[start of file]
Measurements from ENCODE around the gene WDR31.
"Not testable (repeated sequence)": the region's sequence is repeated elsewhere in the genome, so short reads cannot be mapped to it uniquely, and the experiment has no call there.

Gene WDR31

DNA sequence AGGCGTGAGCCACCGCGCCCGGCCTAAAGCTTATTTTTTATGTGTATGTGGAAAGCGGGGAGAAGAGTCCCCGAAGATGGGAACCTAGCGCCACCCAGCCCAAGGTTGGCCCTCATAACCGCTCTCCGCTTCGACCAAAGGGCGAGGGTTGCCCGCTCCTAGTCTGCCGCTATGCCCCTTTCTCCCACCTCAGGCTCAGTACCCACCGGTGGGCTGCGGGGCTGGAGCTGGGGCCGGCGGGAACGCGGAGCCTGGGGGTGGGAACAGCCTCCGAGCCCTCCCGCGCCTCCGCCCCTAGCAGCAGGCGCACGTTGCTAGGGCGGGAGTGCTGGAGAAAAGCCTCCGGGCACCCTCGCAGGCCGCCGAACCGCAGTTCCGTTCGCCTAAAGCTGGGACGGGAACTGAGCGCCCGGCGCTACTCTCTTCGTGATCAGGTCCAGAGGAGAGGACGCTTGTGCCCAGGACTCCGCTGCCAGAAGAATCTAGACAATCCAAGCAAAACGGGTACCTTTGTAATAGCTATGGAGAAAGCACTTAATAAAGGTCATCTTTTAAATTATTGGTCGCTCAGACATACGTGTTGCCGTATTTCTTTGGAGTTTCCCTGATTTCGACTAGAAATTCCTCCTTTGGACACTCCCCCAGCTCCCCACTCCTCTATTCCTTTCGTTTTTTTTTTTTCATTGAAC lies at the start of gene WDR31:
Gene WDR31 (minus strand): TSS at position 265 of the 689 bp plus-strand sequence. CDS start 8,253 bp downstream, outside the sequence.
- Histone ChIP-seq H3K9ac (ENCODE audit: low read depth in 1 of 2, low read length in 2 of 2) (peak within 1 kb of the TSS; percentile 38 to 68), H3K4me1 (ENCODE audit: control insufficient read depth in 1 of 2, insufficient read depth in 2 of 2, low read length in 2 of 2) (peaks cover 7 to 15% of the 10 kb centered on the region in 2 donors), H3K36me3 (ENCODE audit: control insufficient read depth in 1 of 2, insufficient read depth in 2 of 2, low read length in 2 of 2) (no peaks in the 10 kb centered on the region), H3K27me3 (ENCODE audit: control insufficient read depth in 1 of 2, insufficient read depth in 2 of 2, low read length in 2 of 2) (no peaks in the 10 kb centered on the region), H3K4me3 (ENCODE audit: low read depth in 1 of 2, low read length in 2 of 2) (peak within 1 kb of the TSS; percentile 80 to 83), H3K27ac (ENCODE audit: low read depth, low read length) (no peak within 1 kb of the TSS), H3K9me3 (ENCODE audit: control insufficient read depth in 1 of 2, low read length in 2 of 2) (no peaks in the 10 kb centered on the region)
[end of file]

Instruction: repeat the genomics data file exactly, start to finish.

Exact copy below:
Measurements from ENCODE around the gene WDR31.
"Not testable (repeated sequence)": the region's sequence is repeated elsewhere in the genome, so short reads cannot be mapped to it uniquely, and the experiment has no call there.

Gene WDR31

DNA sequence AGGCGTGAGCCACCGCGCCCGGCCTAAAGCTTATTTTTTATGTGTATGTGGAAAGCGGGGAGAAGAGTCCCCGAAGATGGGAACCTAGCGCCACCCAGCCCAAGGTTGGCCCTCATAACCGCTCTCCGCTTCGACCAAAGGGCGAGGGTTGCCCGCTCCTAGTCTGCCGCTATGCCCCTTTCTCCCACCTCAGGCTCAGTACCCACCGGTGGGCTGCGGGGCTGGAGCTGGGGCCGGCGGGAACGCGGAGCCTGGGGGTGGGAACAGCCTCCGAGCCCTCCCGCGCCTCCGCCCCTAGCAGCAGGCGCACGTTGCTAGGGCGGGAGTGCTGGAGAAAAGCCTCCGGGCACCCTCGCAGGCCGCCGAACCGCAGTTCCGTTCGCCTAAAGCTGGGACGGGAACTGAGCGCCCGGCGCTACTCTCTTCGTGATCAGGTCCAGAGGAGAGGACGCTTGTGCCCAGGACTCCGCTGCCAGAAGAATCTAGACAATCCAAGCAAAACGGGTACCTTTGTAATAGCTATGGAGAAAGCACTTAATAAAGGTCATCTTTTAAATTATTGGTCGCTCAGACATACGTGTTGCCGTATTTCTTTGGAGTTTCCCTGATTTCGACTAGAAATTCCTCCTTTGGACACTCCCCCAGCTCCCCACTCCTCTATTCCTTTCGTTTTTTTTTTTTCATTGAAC lies at the start of gene WDR31:
Gene WDR31 (minus strand): TSS at position 265 of the 689 bp plus-strand sequence. CDS start 8,253 bp downstream, outside the sequence.
- Histone ChIP-seq H3K9ac (ENCODE audit: low read depth in 1 of 2, low read length in 2 of 2) (peak within 1 kb of the TSS; percentile 38 to 68), H3K4me1 (ENCODE audit: control insufficient read depth in 1 of 2, insufficient read depth in 2 of 2, low read length in 2 of 2) (peaks cover 7 to 15% of the 10 kb centered on the region in 2 donors), H3K36me3 (ENCODE audit: control insufficient read depth in 1 of 2, insufficient read depth in 2 of 2, low read length in 2 of 2) (no peaks in the 10 kb centered on the region), H3K27me3 (ENCODE audit: control insufficient read depth in 1 of 2, insufficient read depth in 2 of 2, low read length in 2 of 2) (no peaks in the 10 kb centered on the region), H3K4me3 (ENCODE audit: low read depth in 1 of 2, low read length in 2 of 2) (peak within 1 kb of the TSS; percentile 80 to 83), H3K27ac (ENCODE audit: low read depth, low read length) (no peak within 1 kb of the TSS), H3K9me3 (ENCODE audit: control insufficient read depth in 1 of 2, low read length in 2 of 2) (no peaks in the 10 kb centered on the region)